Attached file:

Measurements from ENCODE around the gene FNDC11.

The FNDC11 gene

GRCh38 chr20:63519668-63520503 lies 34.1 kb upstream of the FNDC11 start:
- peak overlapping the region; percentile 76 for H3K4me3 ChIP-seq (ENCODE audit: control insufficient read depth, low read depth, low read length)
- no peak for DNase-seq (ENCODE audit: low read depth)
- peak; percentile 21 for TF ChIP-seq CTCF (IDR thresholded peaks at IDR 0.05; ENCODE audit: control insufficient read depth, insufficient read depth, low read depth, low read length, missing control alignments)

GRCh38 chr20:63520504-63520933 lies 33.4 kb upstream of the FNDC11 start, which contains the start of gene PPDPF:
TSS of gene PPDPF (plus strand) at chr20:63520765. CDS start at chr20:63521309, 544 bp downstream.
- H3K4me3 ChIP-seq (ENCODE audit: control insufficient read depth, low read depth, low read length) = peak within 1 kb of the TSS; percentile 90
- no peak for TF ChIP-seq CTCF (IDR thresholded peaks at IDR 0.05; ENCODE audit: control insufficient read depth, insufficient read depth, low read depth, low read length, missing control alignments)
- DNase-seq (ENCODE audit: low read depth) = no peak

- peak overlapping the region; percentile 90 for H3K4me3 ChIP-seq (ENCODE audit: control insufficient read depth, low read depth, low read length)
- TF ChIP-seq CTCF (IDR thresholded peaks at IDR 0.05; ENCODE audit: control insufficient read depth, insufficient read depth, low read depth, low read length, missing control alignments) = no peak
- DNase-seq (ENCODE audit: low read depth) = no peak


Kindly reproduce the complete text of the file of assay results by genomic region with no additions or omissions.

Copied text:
Measurements from ENCODE around the gene FNDC11.

The FNDC11 gene

GRCh38 chr20:63519668-63520503 lies 34.1 kb upstream of the FNDC11 start:
- peak overlapping the region; percentile 76 for H3K4me3 ChIP-seq (ENCODE audit: control insufficient read depth, low read depth, low read length)
- no peak for DNase-seq (ENCODE audit: low read depth)
- peak; percentile 21 for TF ChIP-seq CTCF (IDR thresholded peaks at IDR 0.05; ENCODE audit: control insufficient read depth, insufficient read depth, low read depth, low read length, missing control alignments)

GRCh38 chr20:63520504-63520933 lies 33.4 kb upstream of the FNDC11 start, which contains the start of gene PPDPF:
TSS of gene PPDPF (plus strand) at chr20:63520765. CDS start at chr20:63521309, 544 bp downstream.
- H3K4me3 ChIP-seq (ENCODE audit: control insufficient read depth, low read depth, low read length) = peak within 1 kb of the TSS; percentile 90
- no peak for TF ChIP-seq CTCF (IDR thresholded peaks at IDR 0.05; ENCODE audit: control insufficient read depth, insufficient read depth, low read depth, low read length, missing control alignments)
- DNase-seq (ENCODE audit: low read depth) = no peak

- peak overlapping the region; percentile 90 for H3K4me3 ChIP-seq (ENCODE audit: control insufficient read depth, low read depth, low read length)
- TF ChIP-seq CTCF (IDR thresholded peaks at IDR 0.05; ENCODE audit: control insufficient read depth, insufficient read depth, low read depth, low read length, missing control alignments) = no peak
- DNase-seq (ENCODE audit: low read depth) = no peak